top of page
  • Writer's picture Ramzies aka Robert Troumbley


In recent years, we’ve witnessed a growing fascination with the relationship between XR (extended reality) and art. XR is an umbrella term for immersive technologies like virtual reality (VR), augmented reality (AR), and mixed reality (MR). XR art is a form of artistic expression that combines game-like technologies or tools to create immersive and interactive experiences for the audience. But how does XR transform the way we experience art, and is it just another form of digital art?

In researching this topic and creating projects in VR, I found that there are significant gaps in my knowledge and the literature about games as art. Maybe that's because art in games is expressed in some other way like through blogs or in videos, or that games can now have their own published books showing the behind-the-scenes effort that goes into games. Or maybe I'm just a terrible researcher. Nonetheless, I believe that XR is valuable and transformative, so much so that you're willing to overcome the barriers to experience it and enjoy it.

Games as Art

First, let's tackle the question of whether games can be considered art. While some, like famous movie critic Roger Ebert, argue that video games are not art because they require player input and forfeit the creator's control over their work, others, like author C. Thi Nguyen, defend the idea that games are a form of agency as art. The truth is that games can tell powerful stories and evoke deep emotions, just like any other form of art.

AI and Blockchain Confusion

Before we dive further into XR art, it's important to note that XR is different from other technologies like AI art and blockchain non-fungible tokens. While these are interesting and relevant topics, they don't fall under the XR art umbrella we talking about. Some may argue that digital art, video games, or AI-generated art are not "real" art. However, the truth is that art is constantly evolving, and XR art is no exception. By blending the physical and digital worlds and breaking down the barriers of distance, language, and culture, XR art offers new opportunities for accessibility, inclusivity, and democratization of the art world.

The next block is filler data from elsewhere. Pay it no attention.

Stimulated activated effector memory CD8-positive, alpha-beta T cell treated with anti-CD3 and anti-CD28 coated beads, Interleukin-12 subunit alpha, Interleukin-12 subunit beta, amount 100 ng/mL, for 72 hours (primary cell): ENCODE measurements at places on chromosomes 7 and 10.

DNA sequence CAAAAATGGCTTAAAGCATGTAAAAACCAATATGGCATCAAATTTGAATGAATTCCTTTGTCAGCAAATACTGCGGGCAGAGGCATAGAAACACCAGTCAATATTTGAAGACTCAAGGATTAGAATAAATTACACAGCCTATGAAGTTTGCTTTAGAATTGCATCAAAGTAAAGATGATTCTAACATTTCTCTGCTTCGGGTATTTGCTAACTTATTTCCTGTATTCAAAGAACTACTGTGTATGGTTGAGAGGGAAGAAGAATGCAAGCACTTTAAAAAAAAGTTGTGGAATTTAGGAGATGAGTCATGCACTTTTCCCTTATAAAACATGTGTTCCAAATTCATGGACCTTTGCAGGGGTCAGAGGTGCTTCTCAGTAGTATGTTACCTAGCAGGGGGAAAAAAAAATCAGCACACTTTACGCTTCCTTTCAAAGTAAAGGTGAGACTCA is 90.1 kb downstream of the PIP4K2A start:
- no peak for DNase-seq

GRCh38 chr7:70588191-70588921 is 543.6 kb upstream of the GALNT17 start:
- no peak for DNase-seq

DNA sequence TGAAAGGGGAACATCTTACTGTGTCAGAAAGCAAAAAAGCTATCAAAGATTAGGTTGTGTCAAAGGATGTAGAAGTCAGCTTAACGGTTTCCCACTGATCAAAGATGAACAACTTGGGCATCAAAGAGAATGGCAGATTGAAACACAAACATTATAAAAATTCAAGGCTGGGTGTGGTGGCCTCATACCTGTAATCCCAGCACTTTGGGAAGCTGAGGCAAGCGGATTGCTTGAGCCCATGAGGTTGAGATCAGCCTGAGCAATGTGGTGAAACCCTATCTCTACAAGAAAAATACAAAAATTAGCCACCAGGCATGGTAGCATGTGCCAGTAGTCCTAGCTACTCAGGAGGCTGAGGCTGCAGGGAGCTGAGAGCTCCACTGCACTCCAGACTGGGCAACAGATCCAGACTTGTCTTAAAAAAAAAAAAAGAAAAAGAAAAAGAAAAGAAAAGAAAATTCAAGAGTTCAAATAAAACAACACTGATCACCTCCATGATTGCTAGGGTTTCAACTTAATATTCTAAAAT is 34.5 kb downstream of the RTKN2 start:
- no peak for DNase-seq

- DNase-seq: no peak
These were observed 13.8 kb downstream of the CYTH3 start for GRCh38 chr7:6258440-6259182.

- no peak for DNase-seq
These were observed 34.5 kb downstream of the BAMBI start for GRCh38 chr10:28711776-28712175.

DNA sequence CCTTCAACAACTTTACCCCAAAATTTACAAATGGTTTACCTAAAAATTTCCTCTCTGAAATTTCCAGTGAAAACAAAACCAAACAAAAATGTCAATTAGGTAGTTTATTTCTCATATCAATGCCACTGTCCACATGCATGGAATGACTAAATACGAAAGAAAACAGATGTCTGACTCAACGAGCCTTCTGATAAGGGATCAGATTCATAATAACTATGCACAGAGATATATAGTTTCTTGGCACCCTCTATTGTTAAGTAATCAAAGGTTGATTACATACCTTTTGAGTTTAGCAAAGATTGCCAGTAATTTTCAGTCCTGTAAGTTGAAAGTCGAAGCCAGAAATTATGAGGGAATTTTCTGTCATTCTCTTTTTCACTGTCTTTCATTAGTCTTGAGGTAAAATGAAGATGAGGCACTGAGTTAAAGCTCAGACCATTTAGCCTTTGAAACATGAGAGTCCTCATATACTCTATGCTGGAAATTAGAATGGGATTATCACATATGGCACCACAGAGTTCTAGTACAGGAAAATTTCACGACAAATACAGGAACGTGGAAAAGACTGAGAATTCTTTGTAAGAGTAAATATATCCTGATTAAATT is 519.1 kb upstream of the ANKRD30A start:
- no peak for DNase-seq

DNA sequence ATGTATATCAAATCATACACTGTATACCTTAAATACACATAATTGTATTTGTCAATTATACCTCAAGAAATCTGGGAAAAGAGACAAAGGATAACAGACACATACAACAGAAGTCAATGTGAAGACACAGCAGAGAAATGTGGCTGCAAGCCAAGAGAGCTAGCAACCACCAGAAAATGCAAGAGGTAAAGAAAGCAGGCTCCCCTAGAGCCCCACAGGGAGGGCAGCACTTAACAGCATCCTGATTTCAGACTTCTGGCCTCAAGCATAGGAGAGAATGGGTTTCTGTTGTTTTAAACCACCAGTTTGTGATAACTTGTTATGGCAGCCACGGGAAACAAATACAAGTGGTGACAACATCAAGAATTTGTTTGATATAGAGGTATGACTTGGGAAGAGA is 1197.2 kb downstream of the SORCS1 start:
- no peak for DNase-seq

Is Digital Art Even Art?

The switch to digital art didn't happen overnight. As Christopher Cant and friend of the channel pointed out in his blog post, “Is Digital Art real Art, or is it Cheating?” on, the digital art process simplifies or removes the non-creative parts of making art - mixing together the right colours, fixing errors, waiting for paint to dry, etc. It keeps the creative parts of making art intact - things like designing the composition, constructing correct perspective and forms, rendering convincing light and shadow. This means digital art is very much real art and is not cheating.

A Case for Why XR Matters in All This

XR art takes digital art to a whole new level by combining physical elements that give rise to presence and immersion. XR exhibits like 'Rain Room' and XR experience 'Treehugger: Wawona' allow viewers to interact with environments and ecosystems in ways that would be impossible in traditional art forms. As XR art becomes more prevalent, we're seeing new forms of storytelling emerge, such as the immersive theater production 'The Under Presents.'

Artist's Role

The artist's role in the world of XR art is crucial. Artists must master both the traditional skills of their craft and the technical skills necessary to create immersive experiences. By combining these skills, artists can create new forms of expression that transcend traditional mediums and push the boundaries of what is possible.

Final Thoughts

XR art is an exciting and transformative form of artistic expression that offers new opportunities for accessibility, inclusivity, and democratization of the art world. As the technology behind XR art continues to evolve, so too will the artistic possibilities. Artists and creators have an important role to play in shaping the future of XR art and exploring the new forms of expression that are emerging.

1 view0 comments


bottom of page